Anaerobic gram positive rod found in the colon, oral cavity and vagina. There are over 180 species.
Normal flora of gut (minor constituent) and female genital tract (major constituent). The lactobacilli in yogurt and probiotics are not the same strains found in and on the human body. The epidemiologic data does not suggest the lactobacilli in our food cause disease, the molecular biology is less forgiving (PubMed).
Bacteremia is usually from lines or abdominal sepsis and are, in order of likelihood, Lactobacillus salivarius, followed by Lactobacillus paracasei, and Lactobacillus fermentum (PubMed).
Usually the bacteremia is NOT from probiotics.
Take bacteremia seriously (PubMed), especially with hospital acquired or in poor hosts.
L. rhamnosus is a cause of bacteremia, often from lines and the immunoincompetent (PubMed). It is also found in probiotics. Every now and then one escapes the probiotic and into the blood (PubMed) but rare (PubMed).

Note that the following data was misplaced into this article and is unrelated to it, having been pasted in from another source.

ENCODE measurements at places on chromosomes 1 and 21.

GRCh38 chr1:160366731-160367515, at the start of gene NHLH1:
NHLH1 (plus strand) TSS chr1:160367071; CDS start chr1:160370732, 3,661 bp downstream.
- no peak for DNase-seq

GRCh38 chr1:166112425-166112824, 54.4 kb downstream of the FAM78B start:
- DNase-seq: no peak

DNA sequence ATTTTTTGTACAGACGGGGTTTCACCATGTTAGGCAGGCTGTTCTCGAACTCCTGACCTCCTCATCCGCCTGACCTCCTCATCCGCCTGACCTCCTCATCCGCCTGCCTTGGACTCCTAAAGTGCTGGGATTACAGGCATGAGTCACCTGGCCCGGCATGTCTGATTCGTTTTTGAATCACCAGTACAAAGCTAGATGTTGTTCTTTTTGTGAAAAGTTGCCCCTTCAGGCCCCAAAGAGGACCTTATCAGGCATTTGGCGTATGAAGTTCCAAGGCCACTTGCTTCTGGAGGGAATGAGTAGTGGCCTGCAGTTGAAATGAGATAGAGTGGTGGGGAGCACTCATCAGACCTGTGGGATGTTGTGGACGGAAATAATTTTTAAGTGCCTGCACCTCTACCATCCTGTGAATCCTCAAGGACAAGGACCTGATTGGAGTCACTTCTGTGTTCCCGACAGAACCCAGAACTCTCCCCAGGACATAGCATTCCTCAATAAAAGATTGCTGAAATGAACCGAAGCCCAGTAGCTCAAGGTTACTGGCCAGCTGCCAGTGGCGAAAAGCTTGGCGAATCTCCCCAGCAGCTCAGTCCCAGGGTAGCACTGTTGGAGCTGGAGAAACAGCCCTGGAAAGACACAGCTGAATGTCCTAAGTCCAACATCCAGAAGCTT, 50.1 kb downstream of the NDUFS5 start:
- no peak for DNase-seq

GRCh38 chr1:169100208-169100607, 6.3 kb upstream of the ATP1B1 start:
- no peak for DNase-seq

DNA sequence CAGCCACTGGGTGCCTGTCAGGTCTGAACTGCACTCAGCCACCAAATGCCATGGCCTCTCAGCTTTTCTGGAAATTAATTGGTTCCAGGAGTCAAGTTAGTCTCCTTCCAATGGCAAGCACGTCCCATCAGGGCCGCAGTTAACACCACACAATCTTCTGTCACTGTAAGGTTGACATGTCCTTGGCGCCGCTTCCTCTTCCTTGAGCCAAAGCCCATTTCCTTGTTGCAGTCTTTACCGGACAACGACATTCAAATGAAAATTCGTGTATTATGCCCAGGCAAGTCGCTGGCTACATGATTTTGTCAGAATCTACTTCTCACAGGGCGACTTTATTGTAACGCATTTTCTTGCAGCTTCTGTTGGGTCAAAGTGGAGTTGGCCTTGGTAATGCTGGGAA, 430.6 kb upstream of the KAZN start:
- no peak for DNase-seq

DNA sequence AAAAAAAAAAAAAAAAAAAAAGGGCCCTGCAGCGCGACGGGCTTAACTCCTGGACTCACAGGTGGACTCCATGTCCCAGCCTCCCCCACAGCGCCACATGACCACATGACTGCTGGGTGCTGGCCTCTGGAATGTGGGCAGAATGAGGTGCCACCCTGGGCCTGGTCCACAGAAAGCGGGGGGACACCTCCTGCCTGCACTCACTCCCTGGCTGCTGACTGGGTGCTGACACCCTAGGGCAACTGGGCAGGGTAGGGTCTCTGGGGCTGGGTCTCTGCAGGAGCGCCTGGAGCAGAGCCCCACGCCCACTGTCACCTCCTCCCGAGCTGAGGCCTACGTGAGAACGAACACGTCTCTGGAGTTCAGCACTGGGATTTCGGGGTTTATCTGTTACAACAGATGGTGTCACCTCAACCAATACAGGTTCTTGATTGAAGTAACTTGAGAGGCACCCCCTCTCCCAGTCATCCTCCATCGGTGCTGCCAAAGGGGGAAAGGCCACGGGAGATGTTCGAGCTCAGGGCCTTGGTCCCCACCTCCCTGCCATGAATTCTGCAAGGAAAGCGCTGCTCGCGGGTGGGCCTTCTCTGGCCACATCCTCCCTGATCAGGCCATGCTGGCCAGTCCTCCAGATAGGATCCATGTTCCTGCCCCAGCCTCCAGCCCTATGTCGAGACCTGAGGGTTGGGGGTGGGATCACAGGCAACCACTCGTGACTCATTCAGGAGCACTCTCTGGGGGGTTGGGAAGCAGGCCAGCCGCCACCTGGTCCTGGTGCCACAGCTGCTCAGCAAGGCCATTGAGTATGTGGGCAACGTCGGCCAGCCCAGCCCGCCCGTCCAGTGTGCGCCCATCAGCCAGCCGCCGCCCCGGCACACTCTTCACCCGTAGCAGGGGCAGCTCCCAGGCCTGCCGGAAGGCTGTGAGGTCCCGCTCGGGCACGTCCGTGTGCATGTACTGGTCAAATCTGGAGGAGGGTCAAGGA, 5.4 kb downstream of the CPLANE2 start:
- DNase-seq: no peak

Third generation cephalosporins and carbapenems also likely work.
For bacteremic infections, "Minimum inhibitory concentrations were highest for glycopeptides, cephalosporins and fluoroquinolones and were lowest for carbapenems and aminopenicillins (PubMed)."
Lactobacilli are resistant to vancomycin and often resistant to the cephalosporins and quinolones. As to their therapeutic use see probiotics.
L. casei and L. brevis are used to make sour Belgian beers.
Relevant links to my Medscape blog
Last Update: 05/01/18.